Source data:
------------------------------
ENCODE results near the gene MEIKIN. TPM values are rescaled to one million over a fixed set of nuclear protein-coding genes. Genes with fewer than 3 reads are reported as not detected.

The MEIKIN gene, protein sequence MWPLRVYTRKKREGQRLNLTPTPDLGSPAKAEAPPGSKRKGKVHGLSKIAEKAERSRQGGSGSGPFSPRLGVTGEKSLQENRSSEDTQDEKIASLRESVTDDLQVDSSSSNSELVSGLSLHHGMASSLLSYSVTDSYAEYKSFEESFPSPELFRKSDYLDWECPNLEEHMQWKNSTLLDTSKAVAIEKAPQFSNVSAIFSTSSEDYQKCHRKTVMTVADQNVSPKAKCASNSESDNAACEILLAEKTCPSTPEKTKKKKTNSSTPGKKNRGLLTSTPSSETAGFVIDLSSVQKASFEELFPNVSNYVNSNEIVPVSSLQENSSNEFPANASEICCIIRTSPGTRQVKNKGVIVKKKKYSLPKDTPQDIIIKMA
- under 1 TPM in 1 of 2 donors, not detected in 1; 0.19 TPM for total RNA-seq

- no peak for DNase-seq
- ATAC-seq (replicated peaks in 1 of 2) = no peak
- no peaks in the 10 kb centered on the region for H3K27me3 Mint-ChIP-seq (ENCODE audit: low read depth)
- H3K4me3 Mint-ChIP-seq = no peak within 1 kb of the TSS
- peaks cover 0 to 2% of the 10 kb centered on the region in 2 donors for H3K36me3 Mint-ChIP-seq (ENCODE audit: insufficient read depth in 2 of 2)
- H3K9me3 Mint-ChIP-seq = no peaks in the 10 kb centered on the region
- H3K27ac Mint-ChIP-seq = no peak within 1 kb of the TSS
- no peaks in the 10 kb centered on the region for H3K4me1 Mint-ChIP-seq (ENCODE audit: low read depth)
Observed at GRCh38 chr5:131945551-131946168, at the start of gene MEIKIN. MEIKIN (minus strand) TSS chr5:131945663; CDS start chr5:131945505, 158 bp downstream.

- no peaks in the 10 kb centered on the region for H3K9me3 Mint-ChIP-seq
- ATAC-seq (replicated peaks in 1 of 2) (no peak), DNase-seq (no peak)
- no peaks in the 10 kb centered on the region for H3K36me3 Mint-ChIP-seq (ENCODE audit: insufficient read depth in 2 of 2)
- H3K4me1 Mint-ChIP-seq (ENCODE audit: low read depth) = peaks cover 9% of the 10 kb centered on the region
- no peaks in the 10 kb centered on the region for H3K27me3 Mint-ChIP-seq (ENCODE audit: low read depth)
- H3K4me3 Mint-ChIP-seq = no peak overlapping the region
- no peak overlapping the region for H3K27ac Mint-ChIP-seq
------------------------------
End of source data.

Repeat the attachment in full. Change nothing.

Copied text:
ENCODE results near the gene MEIKIN. TPM values are rescaled to one million over a fixed set of nuclear protein-coding genes. Genes with fewer than 3 reads are reported as not detected.

The MEIKIN gene, protein sequence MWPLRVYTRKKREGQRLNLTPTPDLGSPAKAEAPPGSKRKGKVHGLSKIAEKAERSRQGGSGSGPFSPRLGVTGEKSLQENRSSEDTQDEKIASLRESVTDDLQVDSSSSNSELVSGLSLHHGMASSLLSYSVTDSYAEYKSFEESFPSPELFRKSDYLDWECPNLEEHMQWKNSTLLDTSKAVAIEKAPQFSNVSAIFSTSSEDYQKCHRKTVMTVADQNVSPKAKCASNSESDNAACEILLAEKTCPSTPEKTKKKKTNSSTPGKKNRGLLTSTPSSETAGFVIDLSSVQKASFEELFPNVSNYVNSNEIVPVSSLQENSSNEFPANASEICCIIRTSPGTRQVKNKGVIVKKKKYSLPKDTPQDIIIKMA
- under 1 TPM in 1 of 2 donors, not detected in 1; 0.19 TPM for total RNA-seq

- no peak for DNase-seq
- ATAC-seq (replicated peaks in 1 of 2) = no peak
- no peaks in the 10 kb centered on the region for H3K27me3 Mint-ChIP-seq (ENCODE audit: low read depth)
- H3K4me3 Mint-ChIP-seq = no peak within 1 kb of the TSS
- peaks cover 0 to 2% of the 10 kb centered on the region in 2 donors for H3K36me3 Mint-ChIP-seq (ENCODE audit: insufficient read depth in 2 of 2)
- H3K9me3 Mint-ChIP-seq = no peaks in the 10 kb centered on the region
- H3K27ac Mint-ChIP-seq = no peak within 1 kb of the TSS
- no peaks in the 10 kb centered on the region for H3K4me1 Mint-ChIP-seq (ENCODE audit: low read depth)
Observed at GRCh38 chr5:131945551-131946168, at the start of gene MEIKIN. MEIKIN (minus strand) TSS chr5:131945663; CDS start chr5:131945505, 158 bp downstream.

- no peaks in the 10 kb centered on the region for H3K9me3 Mint-ChIP-seq
- ATAC-seq (replicated peaks in 1 of 2) (no peak), DNase-seq (no peak)
- no peaks in the 10 kb centered on the region for H3K36me3 Mint-ChIP-seq (ENCODE audit: insufficient read depth in 2 of 2)
- H3K4me1 Mint-ChIP-seq (ENCODE audit: low read depth) = peaks cover 9% of the 10 kb centered on the region
- no peaks in the 10 kb centered on the region for H3K27me3 Mint-ChIP-seq (ENCODE audit: low read depth)
- H3K4me3 Mint-ChIP-seq = no peak overlapping the region
- no peak overlapping the region for H3K27ac Mint-ChIP-seq